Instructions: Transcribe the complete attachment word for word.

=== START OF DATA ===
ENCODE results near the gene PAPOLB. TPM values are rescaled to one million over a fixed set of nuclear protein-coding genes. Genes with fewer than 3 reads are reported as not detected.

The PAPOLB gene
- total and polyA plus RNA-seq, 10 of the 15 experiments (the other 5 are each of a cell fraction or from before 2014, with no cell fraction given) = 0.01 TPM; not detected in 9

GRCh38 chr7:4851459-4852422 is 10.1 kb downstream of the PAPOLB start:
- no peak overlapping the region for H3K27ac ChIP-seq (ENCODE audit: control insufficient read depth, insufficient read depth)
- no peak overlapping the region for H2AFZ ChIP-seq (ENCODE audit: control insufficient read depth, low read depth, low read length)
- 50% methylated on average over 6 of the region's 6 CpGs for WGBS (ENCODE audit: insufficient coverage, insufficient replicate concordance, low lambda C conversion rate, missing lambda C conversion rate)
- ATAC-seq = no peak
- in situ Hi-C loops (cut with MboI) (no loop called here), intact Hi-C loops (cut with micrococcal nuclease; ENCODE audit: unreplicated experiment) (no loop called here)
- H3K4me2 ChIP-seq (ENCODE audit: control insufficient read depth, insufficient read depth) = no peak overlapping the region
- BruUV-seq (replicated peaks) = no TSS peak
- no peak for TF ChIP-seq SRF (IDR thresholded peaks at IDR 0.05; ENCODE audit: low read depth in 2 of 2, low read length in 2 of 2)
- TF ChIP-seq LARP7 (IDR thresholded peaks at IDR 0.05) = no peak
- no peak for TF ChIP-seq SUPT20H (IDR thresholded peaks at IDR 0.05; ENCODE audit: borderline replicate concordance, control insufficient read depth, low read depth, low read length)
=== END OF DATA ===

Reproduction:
ENCODE results near the gene PAPOLB. TPM values are rescaled to one million over a fixed set of nuclear protein-coding genes. Genes with fewer than 3 reads are reported as not detected.

The PAPOLB gene
- total and polyA plus RNA-seq, 10 of the 15 experiments (the other 5 are each of a cell fraction or from before 2014, with no cell fraction given) = 0.01 TPM; not detected in 9

GRCh38 chr7:4851459-4852422 is 10.1 kb downstream of the PAPOLB start:
- no peak overlapping the region for H3K27ac ChIP-seq (ENCODE audit: control insufficient read depth, insufficient read depth)
- no peak overlapping the region for H2AFZ ChIP-seq (ENCODE audit: control insufficient read depth, low read depth, low read length)
- 50% methylated on average over 6 of the region's 6 CpGs for WGBS (ENCODE audit: insufficient coverage, insufficient replicate concordance, low lambda C conversion rate, missing lambda C conversion rate)
- ATAC-seq = no peak
- in situ Hi-C loops (cut with MboI) (no loop called here), intact Hi-C loops (cut with micrococcal nuclease; ENCODE audit: unreplicated experiment) (no loop called here)
- H3K4me2 ChIP-seq (ENCODE audit: control insufficient read depth, insufficient read depth) = no peak overlapping the region
- BruUV-seq (replicated peaks) = no TSS peak
- no peak for TF ChIP-seq SRF (IDR thresholded peaks at IDR 0.05; ENCODE audit: low read depth in 2 of 2, low read length in 2 of 2)
- TF ChIP-seq LARP7 (IDR thresholded peaks at IDR 0.05) = no peak
- no peak for TF ChIP-seq SUPT20H (IDR thresholded peaks at IDR 0.05; ENCODE audit: borderline replicate concordance, control insufficient read depth, low read depth, low read length)